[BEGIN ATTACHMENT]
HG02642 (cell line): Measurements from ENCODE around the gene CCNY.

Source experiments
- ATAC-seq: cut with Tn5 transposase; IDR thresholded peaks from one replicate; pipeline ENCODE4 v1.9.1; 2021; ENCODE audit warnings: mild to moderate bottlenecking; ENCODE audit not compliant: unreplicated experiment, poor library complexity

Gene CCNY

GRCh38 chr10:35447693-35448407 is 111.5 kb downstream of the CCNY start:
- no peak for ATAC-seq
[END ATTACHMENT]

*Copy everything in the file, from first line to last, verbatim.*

HG02642 (cell line): Measurements from ENCODE around the gene CCNY.

Source experiments
- ATAC-seq: cut with Tn5 transposase; IDR thresholded peaks from one replicate; pipeline ENCODE4 v1.9.1; 2021; ENCODE audit warnings: mild to moderate bottlenecking; ENCODE audit not compliant: unreplicated experiment, poor library complexity

Gene CCNY

GRCh38 chr10:35447693-35448407 is 111.5 kb downstream of the CCNY start:
- no peak for ATAC-seq